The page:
Faking it: the dark side of wine
Author: Philip Moulin
Zhen Wang Huang is not a name, I suspect, that will mean much to readers of No.3. To his brash, wealthy, West Coast friends, he was sometimes known as Dr Conti, but – to the world at large – this young, mild-mannered, Indonesia-born wine collector went by the name of Rudy Kurniawan. You still may not have heard of him, but these days, to discover that you have a “Rudy bottle”, or worse a “Rudy case”, in your treasured cellar is enough to send most wine collectors into paroxysms of despair. If, at some stage in your wine buying life, you have unwittingly bought a Rudy bottle, you have almost certainly been sold a pup.
In December 2013, the staid, traditional foundations of the fine wine market were resoundingly shaken by the news that Rudy Kurniawan had been sentenced to 10 years’ imprisonment by a New York Court. His crime, according to the American legal system, was “mail and wire fraud”, but this doesn’t do justice to the scale of his wrongdoing. Experts are unsure of the exact value, but it is estimated that between 2002 and his eventual arrest in 2012, Rudy sold $100 million worth of fake wine.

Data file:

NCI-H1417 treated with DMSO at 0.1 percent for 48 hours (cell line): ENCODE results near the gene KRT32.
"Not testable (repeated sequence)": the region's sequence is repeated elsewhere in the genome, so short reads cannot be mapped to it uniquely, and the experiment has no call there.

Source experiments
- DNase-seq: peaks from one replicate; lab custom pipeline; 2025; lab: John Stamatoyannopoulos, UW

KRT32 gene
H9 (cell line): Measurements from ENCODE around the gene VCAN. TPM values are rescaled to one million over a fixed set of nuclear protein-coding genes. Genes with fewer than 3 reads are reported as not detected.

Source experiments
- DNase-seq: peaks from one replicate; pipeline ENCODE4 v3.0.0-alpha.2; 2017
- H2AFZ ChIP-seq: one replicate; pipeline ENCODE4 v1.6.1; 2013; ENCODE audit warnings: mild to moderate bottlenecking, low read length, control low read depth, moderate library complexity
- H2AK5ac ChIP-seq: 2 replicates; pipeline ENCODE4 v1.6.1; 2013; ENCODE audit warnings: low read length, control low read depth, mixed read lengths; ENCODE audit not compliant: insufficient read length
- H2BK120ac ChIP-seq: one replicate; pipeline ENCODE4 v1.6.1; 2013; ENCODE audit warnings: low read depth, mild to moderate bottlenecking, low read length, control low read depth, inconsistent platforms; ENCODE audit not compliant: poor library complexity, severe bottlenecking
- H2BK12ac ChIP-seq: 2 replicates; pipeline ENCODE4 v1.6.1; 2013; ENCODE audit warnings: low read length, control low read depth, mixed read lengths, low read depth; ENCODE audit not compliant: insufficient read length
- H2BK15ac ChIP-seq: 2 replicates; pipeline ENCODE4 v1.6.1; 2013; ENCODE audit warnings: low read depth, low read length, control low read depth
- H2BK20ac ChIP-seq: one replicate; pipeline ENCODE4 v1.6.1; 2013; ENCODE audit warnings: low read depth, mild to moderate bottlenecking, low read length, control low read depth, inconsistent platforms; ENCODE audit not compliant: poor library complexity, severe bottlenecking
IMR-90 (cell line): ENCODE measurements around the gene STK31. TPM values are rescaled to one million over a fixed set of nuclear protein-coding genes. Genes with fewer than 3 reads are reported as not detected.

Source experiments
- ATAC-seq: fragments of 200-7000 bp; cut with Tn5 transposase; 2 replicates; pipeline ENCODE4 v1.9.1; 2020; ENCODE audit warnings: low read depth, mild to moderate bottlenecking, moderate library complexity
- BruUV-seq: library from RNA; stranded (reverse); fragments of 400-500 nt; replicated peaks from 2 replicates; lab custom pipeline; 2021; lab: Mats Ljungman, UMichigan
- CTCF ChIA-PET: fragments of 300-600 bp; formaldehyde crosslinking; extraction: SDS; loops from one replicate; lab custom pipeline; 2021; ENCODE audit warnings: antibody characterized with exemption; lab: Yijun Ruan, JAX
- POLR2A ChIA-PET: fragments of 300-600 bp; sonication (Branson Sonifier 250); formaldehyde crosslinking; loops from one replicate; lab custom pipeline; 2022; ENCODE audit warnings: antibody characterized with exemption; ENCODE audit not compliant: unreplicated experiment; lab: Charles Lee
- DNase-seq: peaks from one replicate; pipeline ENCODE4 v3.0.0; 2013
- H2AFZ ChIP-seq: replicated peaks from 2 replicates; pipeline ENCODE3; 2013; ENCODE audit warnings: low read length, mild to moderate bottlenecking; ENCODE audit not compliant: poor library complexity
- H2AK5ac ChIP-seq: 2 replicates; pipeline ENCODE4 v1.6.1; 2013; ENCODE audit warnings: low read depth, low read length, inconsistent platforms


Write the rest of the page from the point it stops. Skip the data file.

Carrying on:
The extraordinary thing is that Kurniawan appears to have been operating a one-man, cottage industry from his home in Arcadia, a quiet suburb of Los Angeles. When the FBI knocked on his door in the early hours of 8th March 2012, investigators found a veritable treasure trove of wine fakery. The doorway was almost blocked by a huge pile of old wooden wine cases, and in the kitchen, they found open bottles of good quality young Californian wines, as well as older French wines, with a handwritten “recipe” for the fake wine (a 1945 Bordeaux Premier Grand Cru Classé) that Rudy had been starting to blend the night before. The value of that fake wine, incidentally, would now be in the region of £14,000 per bottle, so well worth opening a few bottles at £100 each for the blend. The air-conditioning was set to “chilly”, and all the downstairs windows were covered with tin foil, both for privacy, but also to maintain cellar temperature. Perhaps most concerning were the boxes they found containing stacks and stacks of fake labels, of the most expensive wines in the world, along with fake vintage stamps, corking machines, stencils, and countless empty bottles, genuine corks and capsules.